The troubled path of diet drugs continues to look challenging, especially after a U.S. Food and Drug Administration (FDA) panel recommended Thursday that the agency not approve a new anti-obesity medication—the second of three to come up for evaluation this year.
The new drug, called lorcaserin, acts on the brain’s serotonin, a neurotransmitter involved in appetite, digestion, memory, mood and other functions. Serotonin also plays a role in the cardiovascular system, and the diet drug fen-phen (fenfluramine and phentermine) was pulled from the market in the 1990s after it was linked to heart valve problems. When given in high doses, the new medication also gave many rats tumors (though human trials have not been linked to increase cancer risk). “In my opinion the potential risks of the medication outweigh the potential benefits,” Heidi Connolly, a panel member and professor of medicine at the Mayo Clinic, told Bloomberg News.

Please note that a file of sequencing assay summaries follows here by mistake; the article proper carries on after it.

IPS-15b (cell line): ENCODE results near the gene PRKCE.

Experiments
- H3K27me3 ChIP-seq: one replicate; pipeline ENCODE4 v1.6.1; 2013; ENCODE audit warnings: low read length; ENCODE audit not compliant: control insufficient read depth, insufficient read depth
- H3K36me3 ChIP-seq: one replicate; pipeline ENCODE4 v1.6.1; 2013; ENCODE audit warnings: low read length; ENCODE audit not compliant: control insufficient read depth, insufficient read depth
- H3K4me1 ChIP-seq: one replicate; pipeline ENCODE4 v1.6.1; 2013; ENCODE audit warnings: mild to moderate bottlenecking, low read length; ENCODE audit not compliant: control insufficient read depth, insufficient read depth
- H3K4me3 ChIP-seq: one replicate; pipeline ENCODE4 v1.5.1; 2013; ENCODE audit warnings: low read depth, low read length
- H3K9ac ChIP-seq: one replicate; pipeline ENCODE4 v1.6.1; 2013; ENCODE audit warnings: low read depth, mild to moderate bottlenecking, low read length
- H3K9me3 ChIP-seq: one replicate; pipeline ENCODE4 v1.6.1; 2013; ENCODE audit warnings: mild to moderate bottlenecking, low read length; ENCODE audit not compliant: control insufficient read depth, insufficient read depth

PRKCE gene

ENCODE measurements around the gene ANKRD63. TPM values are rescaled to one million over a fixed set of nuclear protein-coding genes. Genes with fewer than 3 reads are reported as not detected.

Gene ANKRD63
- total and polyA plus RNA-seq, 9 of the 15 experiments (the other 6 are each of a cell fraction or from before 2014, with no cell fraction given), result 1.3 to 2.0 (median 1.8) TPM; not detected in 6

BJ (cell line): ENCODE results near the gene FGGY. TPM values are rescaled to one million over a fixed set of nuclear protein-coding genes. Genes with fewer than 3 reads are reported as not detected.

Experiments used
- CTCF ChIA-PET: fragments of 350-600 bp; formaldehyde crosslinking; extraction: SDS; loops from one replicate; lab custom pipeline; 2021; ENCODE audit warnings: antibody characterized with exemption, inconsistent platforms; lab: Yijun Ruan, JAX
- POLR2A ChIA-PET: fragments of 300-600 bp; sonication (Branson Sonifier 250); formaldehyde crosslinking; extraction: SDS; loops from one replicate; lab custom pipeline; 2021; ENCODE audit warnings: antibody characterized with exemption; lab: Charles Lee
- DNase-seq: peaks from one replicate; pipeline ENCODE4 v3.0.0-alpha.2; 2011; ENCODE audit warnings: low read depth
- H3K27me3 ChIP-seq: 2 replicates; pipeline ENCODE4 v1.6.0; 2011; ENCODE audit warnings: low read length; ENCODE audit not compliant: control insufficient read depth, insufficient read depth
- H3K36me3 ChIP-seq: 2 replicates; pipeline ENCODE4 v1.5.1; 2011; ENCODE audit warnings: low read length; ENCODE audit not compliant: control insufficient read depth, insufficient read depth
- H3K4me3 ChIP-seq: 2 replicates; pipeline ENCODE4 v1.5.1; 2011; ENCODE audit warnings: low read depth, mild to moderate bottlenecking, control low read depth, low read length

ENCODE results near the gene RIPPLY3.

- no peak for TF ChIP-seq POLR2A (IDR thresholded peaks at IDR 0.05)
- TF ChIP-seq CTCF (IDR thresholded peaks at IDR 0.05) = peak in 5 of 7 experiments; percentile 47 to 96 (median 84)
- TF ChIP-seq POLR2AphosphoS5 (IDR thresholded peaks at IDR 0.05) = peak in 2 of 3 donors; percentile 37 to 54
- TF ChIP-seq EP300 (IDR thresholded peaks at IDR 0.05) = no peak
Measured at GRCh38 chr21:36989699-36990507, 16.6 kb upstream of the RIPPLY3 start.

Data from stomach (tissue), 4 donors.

Other committee members, however, pointed more to a questionable level of efficacy than concerns over safety in their final vote, which was nine to five against approval. “I really didn’t have a lot of issues with the risk,” Eric Felner, a panel member and pediatric endocrinologist at Emory University, told The New York Times. “I just didn’t see it as being that efficacious.”